Having used heroin for over six years before becoming involved with overdose prevention, when I started doing research to get overdose prevention laws passed in my state, some facts didn’t surprise me. Others blew my mind.
I knew how frightened heroin and prescription pain pill users were to call for help when a friend overdosed. I’d heard stories of trying bystanders trying to revive overdose victims by splashing cold water on their face, dragging them into a cold shower, injecting them with saltwater, smacking them in the face, sticking Suboxone under their tongue, and so on. All of these are unlikely to work, and sometimes might make a situation more dangerous. (And, of course, there’s that infamous scene from Pulp Fiction that’s been the bane of overdose prevention efforts since the mid-90s: No, you cannot revive someone from a heroin overdose with a shot of adrenaline to the heart!)
Interestingly, I rarely heard stories of friends calling 911 or taking victims to the hospital (although one friend came very close to doing this for me when I had a close call). In their minds, at least, there was good reason for this: Everyone heard tales of that friend-of-a-friend who dropped someone off at the ER only to be arrested on the spot.
In my research I found that police didn’t arrest bystanders at overdose scenes nearly as much as people suspected; but just the thought of a police encounter, the fear of going to jail, of having to kick cold turkey, and–if you were on parole or probation–a lengthy prison term, was a strong deterrent to calling for help.
Overdose statistics in the US are mind-blowing, and they’ve increased exponentially over the last 15 years. Drug overdose is now the number one cause of accidental death (around 44,000/year, with automobile accidents coming in second, at 33,000). According to the Centers for Disease Control (CDC), between 2001-2013, heroin overdose deaths increased 500%. Overdose deaths from prescription painkillers increased 300%. And overdose deaths from benzodiazepines (Xanax, Ativan, and Klonopin, etc.) increased 400%.
These numbers are unacceptable. At first I didn’t know what to make of the numbers. In my home state of Georgia, overdose numbers were particularly difficult to track because of the way they were reported (metro Atlanta counties had their method, counties in the rest of the state had another).
The only thing that mattered to me was that my closest friend had just died from a heroin overdose because someone was scared to call for help. At Georgia’s first Overdose Awareness Vigil I heard story after story just like his. It was clear something had to change.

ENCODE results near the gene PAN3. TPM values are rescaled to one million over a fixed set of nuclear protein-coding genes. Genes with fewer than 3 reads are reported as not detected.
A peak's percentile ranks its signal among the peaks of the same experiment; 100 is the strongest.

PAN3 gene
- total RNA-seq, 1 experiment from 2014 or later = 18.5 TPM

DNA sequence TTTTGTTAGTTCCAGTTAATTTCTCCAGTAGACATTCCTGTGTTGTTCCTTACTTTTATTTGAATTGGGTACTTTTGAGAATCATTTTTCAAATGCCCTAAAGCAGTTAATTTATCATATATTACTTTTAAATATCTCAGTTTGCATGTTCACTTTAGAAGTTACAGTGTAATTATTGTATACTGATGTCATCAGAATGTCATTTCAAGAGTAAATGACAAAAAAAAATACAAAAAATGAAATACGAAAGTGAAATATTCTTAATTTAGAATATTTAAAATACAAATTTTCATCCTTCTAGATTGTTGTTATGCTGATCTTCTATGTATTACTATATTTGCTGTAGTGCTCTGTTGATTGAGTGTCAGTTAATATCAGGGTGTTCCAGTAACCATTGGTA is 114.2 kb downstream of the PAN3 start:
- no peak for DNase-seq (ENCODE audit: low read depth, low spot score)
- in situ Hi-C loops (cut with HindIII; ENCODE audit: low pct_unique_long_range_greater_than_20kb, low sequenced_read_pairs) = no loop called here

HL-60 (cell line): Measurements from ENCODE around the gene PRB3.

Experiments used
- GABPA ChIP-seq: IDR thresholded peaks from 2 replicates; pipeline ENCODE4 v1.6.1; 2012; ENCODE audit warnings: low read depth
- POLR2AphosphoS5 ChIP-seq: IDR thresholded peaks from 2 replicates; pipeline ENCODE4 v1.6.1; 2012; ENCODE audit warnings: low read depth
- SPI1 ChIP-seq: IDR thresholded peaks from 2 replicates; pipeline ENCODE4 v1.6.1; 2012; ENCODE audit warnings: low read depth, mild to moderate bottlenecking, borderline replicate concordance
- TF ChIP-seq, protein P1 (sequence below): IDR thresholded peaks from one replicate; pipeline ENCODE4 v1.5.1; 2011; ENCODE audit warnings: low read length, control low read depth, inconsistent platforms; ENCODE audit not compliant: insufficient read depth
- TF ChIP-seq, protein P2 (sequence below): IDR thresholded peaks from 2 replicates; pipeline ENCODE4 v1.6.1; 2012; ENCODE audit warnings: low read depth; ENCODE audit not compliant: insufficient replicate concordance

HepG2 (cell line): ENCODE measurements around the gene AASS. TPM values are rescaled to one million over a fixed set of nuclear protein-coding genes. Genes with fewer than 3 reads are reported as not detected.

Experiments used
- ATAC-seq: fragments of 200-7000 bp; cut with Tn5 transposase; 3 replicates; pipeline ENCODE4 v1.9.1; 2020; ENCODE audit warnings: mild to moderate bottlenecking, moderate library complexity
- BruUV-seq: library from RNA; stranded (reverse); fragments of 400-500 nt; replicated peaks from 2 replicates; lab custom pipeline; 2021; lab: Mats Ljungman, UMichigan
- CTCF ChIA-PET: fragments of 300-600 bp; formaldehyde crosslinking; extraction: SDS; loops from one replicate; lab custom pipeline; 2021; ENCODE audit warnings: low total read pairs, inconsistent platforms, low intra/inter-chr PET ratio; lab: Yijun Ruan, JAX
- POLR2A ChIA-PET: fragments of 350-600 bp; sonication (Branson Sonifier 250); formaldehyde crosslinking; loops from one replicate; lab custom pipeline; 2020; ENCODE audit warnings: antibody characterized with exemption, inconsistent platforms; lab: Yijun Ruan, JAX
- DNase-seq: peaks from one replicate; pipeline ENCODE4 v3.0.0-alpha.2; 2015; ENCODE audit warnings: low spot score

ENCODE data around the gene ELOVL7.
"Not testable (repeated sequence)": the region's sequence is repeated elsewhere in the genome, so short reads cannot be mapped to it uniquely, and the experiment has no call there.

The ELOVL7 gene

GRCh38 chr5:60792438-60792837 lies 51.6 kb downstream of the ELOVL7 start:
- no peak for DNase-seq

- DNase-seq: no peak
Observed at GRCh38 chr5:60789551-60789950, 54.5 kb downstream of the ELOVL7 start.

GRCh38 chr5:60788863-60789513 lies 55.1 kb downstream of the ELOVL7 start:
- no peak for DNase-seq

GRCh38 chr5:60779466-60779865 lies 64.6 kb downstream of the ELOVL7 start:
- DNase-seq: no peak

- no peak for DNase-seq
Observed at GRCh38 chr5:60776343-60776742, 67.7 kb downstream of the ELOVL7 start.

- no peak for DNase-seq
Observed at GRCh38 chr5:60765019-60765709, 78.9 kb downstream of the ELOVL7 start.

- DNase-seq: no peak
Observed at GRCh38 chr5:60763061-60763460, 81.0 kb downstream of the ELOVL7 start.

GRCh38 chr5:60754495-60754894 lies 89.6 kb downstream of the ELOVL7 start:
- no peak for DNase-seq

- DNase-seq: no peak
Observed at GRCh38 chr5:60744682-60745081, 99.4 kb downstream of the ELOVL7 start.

911 medical amnesty laws and naloxone access laws aim to address these problems. Here’s a brief summary of each:
911 Medical Amnesty: These laws provide legal immunity from arrest, prosecution, or conviction when someone calls to report an overdose and police show up, where they might find small amounts of drugs. The person who calls and the victim are generally protected. In some states, everyone at the scene is protected. Laws vary from state-to-state, with some states even providing protection for those with active arrest warrants preventing probationers and parolees from having their term violated. Some states also include underage alcohol provisions.
Naloxone Access: Naloxone is a medication that can almost always reverse an overdose from heroin and other opiates when administered in time. For many years, only EMTs and emergency rooms had access. These laws make it legal for anyone to carry naloxone and provide legal civil and criminal amnesty for unintended results when administering naloxone in good faith (although naloxone is almost 100% harmless when used on healthy adults) It has no recreational value and, when administered to opiate-dependent people, causes immediate withdrawal (which, in the case of an overdose is a good thing).
Before naloxone access laws were enacted (and many states still don’t have them), harm reduction groups distributed naloxone to at-risk communities despite the legal status. Sometimes those of us at the front line of the “War on Drugs” resort to “extralegal” means to save lives.
Naloxone has been used for decades by EMTs and emergency rooms to save lives. Thanks to these new laws, it’s now saved thousands of lives out in the streets.
There’s room for optimism with 911 medical amnesty laws. With more states passing them, it seems inevitable that, within the next few years, all states will provide some level of medical amnesty. But some problems still remain:
- Many active drug users don’t know about these laws. We need to find ways to erase myths and get accurate information into their hands. Families can help by talking about these laws with loved ones, but sometimes that’s not enough. These laws should be discussed at every point of contact with active and recovering drug users. I think methadone clinics are an ideal place to start. Patients in these programs often maintain ties to active users and, based on my experience, word travels fast in these circles.
- We need consistency between laws at a national level. Some states provide very little protection–for only the victim and caller, and for very small amounts of drugs. Others provide protection for victims, callers, and bystanders with active warrants or who are on probation and parole. Consistency and clarity in how these laws are written and implemented is crucial to educating at-risk communities and eradicating misconceptions that might still prevent someone from calling 911 or administering naloxone.
We’ll continue this discussion tomorrow, considering steps we can take to improve existing laws, find more effective ways of educating at-risk communities, getting naloxone to the people who need it most, and looking at innovative approaches save lives and reduce harm both, from a policy perspective and at the grassroots level.